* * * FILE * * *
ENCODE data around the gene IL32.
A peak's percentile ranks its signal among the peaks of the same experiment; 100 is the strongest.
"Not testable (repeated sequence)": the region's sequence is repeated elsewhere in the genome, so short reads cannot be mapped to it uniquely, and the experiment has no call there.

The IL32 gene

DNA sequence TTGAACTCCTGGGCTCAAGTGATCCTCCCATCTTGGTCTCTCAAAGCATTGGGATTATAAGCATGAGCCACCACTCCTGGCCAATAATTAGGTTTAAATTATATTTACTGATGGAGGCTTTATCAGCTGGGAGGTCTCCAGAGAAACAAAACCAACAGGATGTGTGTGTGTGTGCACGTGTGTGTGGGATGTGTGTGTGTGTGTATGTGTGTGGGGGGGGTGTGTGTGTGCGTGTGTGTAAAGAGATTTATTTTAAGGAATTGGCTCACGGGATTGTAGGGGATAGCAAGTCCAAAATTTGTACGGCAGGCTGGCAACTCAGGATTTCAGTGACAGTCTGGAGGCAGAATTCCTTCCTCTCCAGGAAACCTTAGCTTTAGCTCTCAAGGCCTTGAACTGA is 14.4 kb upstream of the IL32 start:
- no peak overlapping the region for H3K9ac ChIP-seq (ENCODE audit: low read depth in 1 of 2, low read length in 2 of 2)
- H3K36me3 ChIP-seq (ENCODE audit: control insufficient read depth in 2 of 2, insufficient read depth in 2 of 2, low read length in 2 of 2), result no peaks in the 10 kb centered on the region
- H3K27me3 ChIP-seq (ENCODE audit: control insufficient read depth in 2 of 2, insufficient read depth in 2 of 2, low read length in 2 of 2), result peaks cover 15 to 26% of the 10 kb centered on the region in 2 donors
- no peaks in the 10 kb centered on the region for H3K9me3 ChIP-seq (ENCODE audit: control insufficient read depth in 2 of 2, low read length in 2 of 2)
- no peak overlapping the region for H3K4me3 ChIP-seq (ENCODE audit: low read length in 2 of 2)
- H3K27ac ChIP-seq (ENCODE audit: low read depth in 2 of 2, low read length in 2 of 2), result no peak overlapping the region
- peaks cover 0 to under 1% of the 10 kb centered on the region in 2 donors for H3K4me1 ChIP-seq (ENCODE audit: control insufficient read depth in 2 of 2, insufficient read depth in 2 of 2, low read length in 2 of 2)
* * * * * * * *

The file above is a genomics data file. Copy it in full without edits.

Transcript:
ENCODE data around the gene IL32.
A peak's percentile ranks its signal among the peaks of the same experiment; 100 is the strongest.
"Not testable (repeated sequence)": the region's sequence is repeated elsewhere in the genome, so short reads cannot be mapped to it uniquely, and the experiment has no call there.

The IL32 gene

DNA sequence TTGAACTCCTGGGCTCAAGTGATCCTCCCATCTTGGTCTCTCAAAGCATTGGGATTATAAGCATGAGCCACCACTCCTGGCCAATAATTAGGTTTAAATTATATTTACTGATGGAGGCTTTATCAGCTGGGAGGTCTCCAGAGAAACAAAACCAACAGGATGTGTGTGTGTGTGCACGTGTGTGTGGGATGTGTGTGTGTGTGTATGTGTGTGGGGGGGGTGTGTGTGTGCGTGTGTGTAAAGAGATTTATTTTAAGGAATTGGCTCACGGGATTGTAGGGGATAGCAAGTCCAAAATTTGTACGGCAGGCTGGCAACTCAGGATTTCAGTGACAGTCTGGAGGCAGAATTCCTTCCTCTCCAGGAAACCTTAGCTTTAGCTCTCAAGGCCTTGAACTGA is 14.4 kb upstream of the IL32 start:
- no peak overlapping the region for H3K9ac ChIP-seq (ENCODE audit: low read depth in 1 of 2, low read length in 2 of 2)
- H3K36me3 ChIP-seq (ENCODE audit: control insufficient read depth in 2 of 2, insufficient read depth in 2 of 2, low read length in 2 of 2), result no peaks in the 10 kb centered on the region
- H3K27me3 ChIP-seq (ENCODE audit: control insufficient read depth in 2 of 2, insufficient read depth in 2 of 2, low read length in 2 of 2), result peaks cover 15 to 26% of the 10 kb centered on the region in 2 donors
- no peaks in the 10 kb centered on the region for H3K9me3 ChIP-seq (ENCODE audit: control insufficient read depth in 2 of 2, low read length in 2 of 2)
- no peak overlapping the region for H3K4me3 ChIP-seq (ENCODE audit: low read length in 2 of 2)
- H3K27ac ChIP-seq (ENCODE audit: low read depth in 2 of 2, low read length in 2 of 2), result no peak overlapping the region
- peaks cover 0 to under 1% of the 10 kb centered on the region in 2 donors for H3K4me1 ChIP-seq (ENCODE audit: control insufficient read depth in 2 of 2, insufficient read depth in 2 of 2, low read length in 2 of 2)